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Photo by Ruth Calder-Potts

Eoin Cluskey's tear ‘n’ share granary bread recipe

We have deliciously festive recipes from Eoin Cluskey in the new issue of Food&Wine Magazine, free with the Business Post this Sunday, December 5. Get a sneak peek at what's in store with this delicious bread recipe.


The bumper Christmas issue of FOOD&WINE Magazine will be available with the Business Post this Sunday, December 5, and we can't wait for you to see what we have inside.

Jam-packed with delicious recipes, our ultimate Christmas gift guide, and much more, this issue might just be our best yet. Of course, we knew we needed to include some exceptional festive baking recipes this month so we turned to Eoin Cluskey of Bread 41, bread expert and baker extraordinaire.

In Sunday's magazine, Eoin has shared recipes for Bread 41's signature mince pies, gorgeous gingerbread people and a delicious chicken and leek pie, a favourite of the Cluskey family. Here, we have a sneak peek for you to enjoy before the magazine is released: Eoin Cluskey's tear 'n' share granary bread, something he makes every year to serve alongside Christmas dinner.

Try out the recipe below and don't forget to pick up Food&Wine Magazine free with the Business Post this Sunday, December 5. You can also subscribe to The Business Post here to read Food&Wine Magazine online.

Photo by Ruth Calder-Potts
Photo by Ruth Calder-Potts

Tear ‘n’ share granary bread 

Makes one loaf 

"Of all the years, this Christmas is really important to me, and probably lots of others, because we’ll be able to have a proper Christmas again, which means sharing food and reconnecting with each other across the table. I have bread throughout the whole meal, but a lot of people would just have this with their starter, which of course is fine, and I think this recipe would work really well with soup.

There is something special about breaking bread with people, especially when you have made the bread yourself. I’ve rolled this tear ‘n’ share loaf into little balls so that there is a ball for everyone, but you could just as easily make it into a lovely plaited loaf or baguette-style shape. If you have more guests, you can make the balls smaller so that there is still one for everyone.

Bread is always the centrepiece in my house and a lot of houses across the world: I’ve always said that no matter where you go, there may not be meat and there may not be vegetables, but there will always be bread to share." - Eoin Cluskey


  • 350g granary malted flour 
  • 150g strong white flour  
  • 10g salt 
  • 10g brown sugar 
  • 300ml water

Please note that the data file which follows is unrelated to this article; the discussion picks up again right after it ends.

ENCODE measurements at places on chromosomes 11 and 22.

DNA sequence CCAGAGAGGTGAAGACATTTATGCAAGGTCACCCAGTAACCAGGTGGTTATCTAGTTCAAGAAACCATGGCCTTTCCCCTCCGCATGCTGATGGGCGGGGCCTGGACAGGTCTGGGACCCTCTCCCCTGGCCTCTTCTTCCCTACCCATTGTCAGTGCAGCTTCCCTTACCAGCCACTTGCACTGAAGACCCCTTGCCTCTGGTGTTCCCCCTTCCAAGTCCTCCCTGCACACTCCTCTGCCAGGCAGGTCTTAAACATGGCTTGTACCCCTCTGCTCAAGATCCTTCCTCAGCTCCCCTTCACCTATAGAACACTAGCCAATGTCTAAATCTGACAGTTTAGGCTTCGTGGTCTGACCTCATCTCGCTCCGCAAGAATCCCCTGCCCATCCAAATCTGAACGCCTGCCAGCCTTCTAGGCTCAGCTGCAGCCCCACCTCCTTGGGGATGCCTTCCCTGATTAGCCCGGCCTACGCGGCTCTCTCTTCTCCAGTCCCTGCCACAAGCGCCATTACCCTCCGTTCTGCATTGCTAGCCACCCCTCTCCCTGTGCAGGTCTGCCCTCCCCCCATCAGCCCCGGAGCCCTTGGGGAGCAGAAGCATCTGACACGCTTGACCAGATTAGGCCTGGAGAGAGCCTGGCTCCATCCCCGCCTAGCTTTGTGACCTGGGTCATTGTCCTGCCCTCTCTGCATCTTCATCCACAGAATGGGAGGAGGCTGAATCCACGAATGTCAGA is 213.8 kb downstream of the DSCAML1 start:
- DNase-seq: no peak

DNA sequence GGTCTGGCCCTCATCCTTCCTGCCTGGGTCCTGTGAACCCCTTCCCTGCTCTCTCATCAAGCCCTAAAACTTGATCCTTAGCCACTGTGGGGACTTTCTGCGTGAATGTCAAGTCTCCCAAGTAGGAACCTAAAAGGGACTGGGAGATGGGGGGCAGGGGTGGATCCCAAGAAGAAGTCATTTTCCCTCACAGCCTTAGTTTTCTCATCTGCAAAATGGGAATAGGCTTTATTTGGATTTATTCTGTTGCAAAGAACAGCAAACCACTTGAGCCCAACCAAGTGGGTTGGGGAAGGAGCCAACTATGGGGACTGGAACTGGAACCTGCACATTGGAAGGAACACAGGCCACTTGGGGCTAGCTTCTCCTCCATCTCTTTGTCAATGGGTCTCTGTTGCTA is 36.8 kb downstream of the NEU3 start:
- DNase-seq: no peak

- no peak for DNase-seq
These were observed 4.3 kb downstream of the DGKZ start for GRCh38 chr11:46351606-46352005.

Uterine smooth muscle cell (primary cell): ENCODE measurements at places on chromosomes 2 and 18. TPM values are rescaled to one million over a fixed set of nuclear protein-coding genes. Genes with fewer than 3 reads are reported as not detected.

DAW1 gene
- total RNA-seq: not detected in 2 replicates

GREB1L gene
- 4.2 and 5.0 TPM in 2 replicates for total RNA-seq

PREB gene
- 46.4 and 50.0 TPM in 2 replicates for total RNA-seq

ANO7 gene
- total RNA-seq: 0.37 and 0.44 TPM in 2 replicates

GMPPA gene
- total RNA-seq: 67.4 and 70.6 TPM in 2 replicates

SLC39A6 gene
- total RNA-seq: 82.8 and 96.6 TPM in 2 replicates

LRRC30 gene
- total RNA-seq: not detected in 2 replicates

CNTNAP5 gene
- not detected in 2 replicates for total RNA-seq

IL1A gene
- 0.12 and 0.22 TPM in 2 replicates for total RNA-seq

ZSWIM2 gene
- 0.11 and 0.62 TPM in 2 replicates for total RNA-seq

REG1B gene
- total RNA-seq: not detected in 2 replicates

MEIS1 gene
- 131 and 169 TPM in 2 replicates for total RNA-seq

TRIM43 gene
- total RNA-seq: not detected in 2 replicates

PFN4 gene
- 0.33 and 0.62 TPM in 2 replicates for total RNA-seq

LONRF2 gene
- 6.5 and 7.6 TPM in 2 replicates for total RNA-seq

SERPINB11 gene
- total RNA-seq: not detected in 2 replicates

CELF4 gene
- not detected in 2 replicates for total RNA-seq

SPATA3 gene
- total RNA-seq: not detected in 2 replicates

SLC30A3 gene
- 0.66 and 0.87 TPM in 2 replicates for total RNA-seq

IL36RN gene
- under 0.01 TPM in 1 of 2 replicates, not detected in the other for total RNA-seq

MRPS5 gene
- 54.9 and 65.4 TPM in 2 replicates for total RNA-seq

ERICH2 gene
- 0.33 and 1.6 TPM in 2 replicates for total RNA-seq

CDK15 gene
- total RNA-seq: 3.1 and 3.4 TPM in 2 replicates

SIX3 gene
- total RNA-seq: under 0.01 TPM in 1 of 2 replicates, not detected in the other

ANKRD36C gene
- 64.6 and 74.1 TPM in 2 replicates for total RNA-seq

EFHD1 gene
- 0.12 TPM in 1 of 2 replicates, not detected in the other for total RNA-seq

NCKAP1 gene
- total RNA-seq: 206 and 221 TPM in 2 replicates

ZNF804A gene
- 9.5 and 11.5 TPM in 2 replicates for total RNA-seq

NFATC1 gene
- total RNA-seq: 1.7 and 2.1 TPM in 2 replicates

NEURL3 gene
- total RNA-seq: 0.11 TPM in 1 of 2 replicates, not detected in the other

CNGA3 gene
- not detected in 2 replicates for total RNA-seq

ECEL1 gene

• 10g fresh or 5g dried yeast 
  • Oil 
  • 2 eggs, beaten, to glaze 
  • Mixed seeds, optional 


  1. Preheat your oven to 230C.  
  2. Mix the flours, sugar and salt together in a bowl. In a jug, mix together the water and yeast.  
    Make a well in the centre of the flour and pour in the water. Mix together by hand to form a rough dough, then turn out onto a clean kitchen surface. Knead for 10 minutes or until the windowpane effect is achieved - this is when you can stretch a small piece of dough between two fingers until it is almost translucent without breaking.  
  3. Lightly oil a large bowl, then place the dough inside. Cover with a damp tea towel or some clingfilm and leave to prove at room temperature for an hour and a half or until doubled in size.  
    Once proved, turn the dough out onto a clean surface and knock back by folding in on itself to remove the air and create a smooth dough. Divide the dough into seven pieces and form into balls.  
  4. Place one dough ball into the centre of a round proving basket or tin, seam side up, then arrange the remaining balls around the centre ball. Cover and leave to prove for 45 minutes to one hour.  
  5. After the dough has proved, turn it out onto a flat baking tray. Brush with the beaten eggs, then scatter over the seeds, if using.  
  6. Place the tray into the preheated oven and throw some ice cubes or a little water onto the bottom of the oven to create steam – this helps to form a good crust.  
  7. Bake for 35-40 minutes or until a good crust has formed and the loaf sounds hollow when tapped on the base.  

TIP: I always make the bread a day or two in advance, then on the day of serving, I sprinkle the top with a little water and throw it into an oven at 200C (or whatever temperature you have your Christmas dinner cooking at) for 9-14 minutes and it will crisp right back up.

Photos by Ruth Calder-Potts

Don't forget to pick up the latest issue of Food&Wine Magazine free with the Business Post this Sunday, December 5. You can also subscribe to The Business Post here to read Food&Wine Magazine online.

Photo by Ruth Calder-Potts
Photo by Ruth Calder-Potts